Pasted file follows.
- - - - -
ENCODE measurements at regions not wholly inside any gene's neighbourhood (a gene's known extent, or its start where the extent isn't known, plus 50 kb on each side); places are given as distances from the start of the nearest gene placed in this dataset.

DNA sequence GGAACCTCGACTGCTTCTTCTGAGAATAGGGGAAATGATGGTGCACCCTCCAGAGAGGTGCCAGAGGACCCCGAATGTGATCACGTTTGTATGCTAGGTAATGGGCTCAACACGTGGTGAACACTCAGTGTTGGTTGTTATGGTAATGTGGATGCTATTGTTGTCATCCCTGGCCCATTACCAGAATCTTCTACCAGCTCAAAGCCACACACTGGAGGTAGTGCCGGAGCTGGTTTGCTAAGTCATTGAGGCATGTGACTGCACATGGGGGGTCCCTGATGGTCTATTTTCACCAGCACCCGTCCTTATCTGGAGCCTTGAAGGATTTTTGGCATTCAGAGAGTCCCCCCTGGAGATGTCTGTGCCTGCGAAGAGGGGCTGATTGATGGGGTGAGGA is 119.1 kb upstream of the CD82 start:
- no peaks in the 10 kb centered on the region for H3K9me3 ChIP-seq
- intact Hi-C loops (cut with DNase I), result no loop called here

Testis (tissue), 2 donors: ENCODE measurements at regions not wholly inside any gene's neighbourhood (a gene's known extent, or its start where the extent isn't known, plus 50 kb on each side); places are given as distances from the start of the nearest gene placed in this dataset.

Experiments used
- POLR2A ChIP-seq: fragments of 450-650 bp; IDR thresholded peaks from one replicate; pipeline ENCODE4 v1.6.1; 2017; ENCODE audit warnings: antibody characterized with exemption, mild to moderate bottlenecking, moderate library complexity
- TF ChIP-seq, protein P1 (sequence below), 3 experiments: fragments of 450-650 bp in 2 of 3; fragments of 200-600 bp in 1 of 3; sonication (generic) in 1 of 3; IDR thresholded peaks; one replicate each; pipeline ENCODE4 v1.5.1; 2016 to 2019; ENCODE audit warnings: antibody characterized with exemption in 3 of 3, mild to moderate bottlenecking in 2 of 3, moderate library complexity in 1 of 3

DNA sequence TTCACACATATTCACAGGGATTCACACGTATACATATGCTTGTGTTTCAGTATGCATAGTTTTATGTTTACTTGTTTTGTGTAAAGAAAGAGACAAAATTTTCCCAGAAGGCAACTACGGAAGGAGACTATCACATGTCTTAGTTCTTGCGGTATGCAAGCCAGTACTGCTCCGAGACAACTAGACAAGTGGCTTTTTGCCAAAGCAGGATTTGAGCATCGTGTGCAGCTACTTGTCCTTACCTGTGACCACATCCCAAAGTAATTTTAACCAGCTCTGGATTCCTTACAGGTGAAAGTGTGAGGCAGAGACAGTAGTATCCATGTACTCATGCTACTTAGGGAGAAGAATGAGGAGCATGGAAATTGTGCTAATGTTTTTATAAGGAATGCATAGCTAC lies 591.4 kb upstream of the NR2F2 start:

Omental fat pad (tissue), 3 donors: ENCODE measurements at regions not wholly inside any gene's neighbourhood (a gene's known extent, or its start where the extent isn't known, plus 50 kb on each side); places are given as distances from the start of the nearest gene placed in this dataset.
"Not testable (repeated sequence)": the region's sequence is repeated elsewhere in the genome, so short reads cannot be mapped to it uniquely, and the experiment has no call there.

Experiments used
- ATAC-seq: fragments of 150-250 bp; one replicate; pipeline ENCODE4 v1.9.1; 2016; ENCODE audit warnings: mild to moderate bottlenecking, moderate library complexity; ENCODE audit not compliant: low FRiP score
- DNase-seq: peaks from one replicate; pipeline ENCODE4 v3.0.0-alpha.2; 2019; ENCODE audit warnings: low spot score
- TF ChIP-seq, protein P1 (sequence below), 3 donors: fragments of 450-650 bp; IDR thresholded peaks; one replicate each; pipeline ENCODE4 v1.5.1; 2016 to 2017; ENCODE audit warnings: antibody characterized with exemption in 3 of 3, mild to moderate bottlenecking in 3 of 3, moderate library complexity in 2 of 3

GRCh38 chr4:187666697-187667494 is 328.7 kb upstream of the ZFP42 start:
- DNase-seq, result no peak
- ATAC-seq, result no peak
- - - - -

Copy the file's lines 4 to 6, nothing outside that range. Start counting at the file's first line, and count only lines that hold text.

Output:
- intact Hi-C loops (cut with DNase I), result no loop called here

Testis (tissue), 2 donors: ENCODE measurements at regions not wholly inside any gene's neighbourhood (a gene's known extent, or its start where the extent isn't known, plus 50 kb on each side); places are given as distances from the start of the nearest gene placed in this dataset.

Experiments used